Stafford, David. Mission Accomplished: SOE and Italy 19431945. London: Bodley Head, 2011.
For Peake, Studies 55.4 (Dec. 2011) and Intelligencer 19.1 (Winter-Spring 2012), "Mission Accomplished is a fine history that finally documents the SOE contribution in that part of Europe."
Stafford, David. "Revealed: The FBI File on Churchill." Times (London), 6 Sep. 1999. [http://www.the-times.co.uk]
"J. Edgar Hoover inaugurated a file on Winston Churchill, including agent reports and internal memos, which shows that several death threats were made against him. Includes sidebar story, "'Affable but drinks excessive amounts.'"
Stafford, David. Roosevelt and Churchill: Men of Secrets. Woodstock, NY: Overlook, 2000.
For Schwab, IJI&C 15.1, the author's "chief contributions are to illustrate the fascination of both leaders with intelligence, and to analyze how this secret dimension both strengthened and complicated their personal relationship.... He contends convincingly that, in spite of occasional disagreements and conflicting long-term objectives, Churchill and Roosevelt built a durable intelligence alliance." However, the work "is often more episodic and anecdotal than comprehensively analytical."
Stafford, David. "Roosevelt, Churchill and Anglo-American Intelligence: The Strange Case of Juan March." Intelligence and National Security 15, no. 2 (Summer 2000): 36-48.
Abstract: "Roosevelt and Churchill ... personally made possible a major intelligence operation involving large-scale bribery to keep [Franco's] Spain neutral."
Stafford, David. Secret Agent: The True Story of the Special Operations Executive. London: Overlook, 2001. London: BBC, 2002. [pb]
This work accompanied a BBC television series of the same name.
Stafford, David. "Secret Operations versus Secret Intelligence in World War II: The British Experience." In Men at War: Politics, Technology and Innovation in the Twentieth Century, eds. Timothy Travers and Christon Archer, 119-136. New Brunswick: Transaction, 1982. [Capet]
Stafford, David. The Silent Game: The Real World of Imaginary Spies. Toronto: Lester & Orpen Dennys Ltd., 1988. Athens, GA: University of Georgia Press, 1991.
The subject is British spy fiction. See review by Hiley, I&NS 4.3.
Stafford, David. "SOE and British Involvement in the Belgrade Coup d'Etat of March 1941." Slavic Review 36, no. 3 (1977): 399-419.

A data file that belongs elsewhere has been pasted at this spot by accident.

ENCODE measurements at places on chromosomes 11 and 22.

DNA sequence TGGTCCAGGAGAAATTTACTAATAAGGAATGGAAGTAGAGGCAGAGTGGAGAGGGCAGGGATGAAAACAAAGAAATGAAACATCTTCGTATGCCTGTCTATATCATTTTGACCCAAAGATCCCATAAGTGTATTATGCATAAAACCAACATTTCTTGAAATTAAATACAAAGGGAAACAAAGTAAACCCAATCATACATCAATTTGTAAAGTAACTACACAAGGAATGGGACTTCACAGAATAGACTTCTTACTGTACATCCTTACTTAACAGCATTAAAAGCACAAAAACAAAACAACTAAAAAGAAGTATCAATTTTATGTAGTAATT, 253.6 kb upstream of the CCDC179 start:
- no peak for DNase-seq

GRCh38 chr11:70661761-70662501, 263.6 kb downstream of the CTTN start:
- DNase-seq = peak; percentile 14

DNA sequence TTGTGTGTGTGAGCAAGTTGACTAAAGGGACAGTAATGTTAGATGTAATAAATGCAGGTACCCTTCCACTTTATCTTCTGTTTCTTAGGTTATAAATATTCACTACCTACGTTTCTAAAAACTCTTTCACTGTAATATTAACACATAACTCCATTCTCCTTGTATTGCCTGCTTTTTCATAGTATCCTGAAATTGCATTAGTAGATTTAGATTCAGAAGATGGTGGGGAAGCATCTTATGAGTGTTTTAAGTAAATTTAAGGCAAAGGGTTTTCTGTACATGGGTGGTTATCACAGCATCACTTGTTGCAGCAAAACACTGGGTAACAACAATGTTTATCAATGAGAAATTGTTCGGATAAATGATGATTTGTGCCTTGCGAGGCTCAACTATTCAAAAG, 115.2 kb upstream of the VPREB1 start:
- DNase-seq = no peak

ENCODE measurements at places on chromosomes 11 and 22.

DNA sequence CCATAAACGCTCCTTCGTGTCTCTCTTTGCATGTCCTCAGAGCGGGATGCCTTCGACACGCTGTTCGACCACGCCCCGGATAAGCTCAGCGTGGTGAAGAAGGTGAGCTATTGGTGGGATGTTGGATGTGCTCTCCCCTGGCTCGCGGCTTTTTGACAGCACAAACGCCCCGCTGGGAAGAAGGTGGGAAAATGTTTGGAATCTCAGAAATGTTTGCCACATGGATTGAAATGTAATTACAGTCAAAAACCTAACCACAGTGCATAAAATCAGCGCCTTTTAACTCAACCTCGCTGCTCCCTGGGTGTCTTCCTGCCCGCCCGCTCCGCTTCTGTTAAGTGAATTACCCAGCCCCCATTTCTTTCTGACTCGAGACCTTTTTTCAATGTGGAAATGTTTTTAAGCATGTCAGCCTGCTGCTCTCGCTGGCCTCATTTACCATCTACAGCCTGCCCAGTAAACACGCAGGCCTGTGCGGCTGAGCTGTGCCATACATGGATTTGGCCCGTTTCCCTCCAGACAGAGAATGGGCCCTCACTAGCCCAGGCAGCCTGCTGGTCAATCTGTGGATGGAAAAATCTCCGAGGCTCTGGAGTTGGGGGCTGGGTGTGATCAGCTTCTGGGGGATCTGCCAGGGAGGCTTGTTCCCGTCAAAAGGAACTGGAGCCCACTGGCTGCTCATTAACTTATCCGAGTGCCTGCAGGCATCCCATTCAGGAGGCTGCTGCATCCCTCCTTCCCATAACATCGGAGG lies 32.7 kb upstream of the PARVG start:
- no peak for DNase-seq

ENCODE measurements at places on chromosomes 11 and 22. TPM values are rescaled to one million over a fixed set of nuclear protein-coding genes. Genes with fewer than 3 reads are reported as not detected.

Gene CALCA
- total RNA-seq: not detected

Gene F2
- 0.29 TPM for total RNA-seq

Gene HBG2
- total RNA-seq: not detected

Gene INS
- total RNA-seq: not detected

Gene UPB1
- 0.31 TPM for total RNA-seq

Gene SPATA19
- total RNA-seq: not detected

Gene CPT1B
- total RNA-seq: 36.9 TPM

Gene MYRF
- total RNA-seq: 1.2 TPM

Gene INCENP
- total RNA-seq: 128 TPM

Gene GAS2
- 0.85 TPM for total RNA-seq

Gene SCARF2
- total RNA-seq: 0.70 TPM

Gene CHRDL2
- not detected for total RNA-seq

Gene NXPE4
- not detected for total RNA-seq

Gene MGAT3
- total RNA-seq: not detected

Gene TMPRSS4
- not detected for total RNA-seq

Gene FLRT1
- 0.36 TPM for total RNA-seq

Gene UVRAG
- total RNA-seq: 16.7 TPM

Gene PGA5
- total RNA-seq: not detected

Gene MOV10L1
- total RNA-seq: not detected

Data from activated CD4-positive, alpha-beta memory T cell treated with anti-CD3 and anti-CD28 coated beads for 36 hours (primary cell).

Stafford, David. Spies Beneath Berlin. London: Murray, 2002.
Clark comment: This is a scholarly account, supplementing and even extending Murphy/Kondrashev/Bailey's Battleground Berlin (1997).
For Peake, Studies 47.1 (2003), Spies Beneath Berlin presents "the most complete story of this amazing operation," adding new details and putting down some of the myths. The author "does a good job of explaining why the tunnel operation was indeed a success even though the KGB knew about it." Bath, NIPQ 9.1/2, notes that the author "sees no sign that the Soviets used their knowledge of the tunnel to plant disinformation." This is "[a]n interesting story, well told." Going even further, Cain, JIH 3.2, concludes that "Stafford's book will stand as the last word on this subject and in this manner it recommends itself to all intelligence historians."
Stafford, David. Ten Days to D-Day: Countdown to the Liberation of Europe. London: Little, Brown, 2003. London: Abacus, 2004. [pb]
From publisher: The author's "narrative, climaxing on the eve of D-Day, gives a day-by-day account" of the "human story behind this momentous event from both the Allied and Nazi perspectives. Stafford focuses on twelve very different human narratives -- ... an American paratrooper; a Canadian infantryman; a French Jew in hiding,... and SOE agents fighting to keep their identity secret."
Stafford, David, and Rhodri Jeffreys-Jones, eds.
1. "Special Issue on American-British-Canadian Intelligence Relations 1939-2000." Intelligence and National Security 15, no. 2 (Summer 2000): Entire issue.
Click for Table of Contents.
2. American-British-Canadian Intelligence Relations 1939-2000. London and Portland, OR: Frank Cass, 2000.
Clark comment: This book consists of articles originally published in Intelligence and National Security 15, no. 2 (Summer 2000) (see above).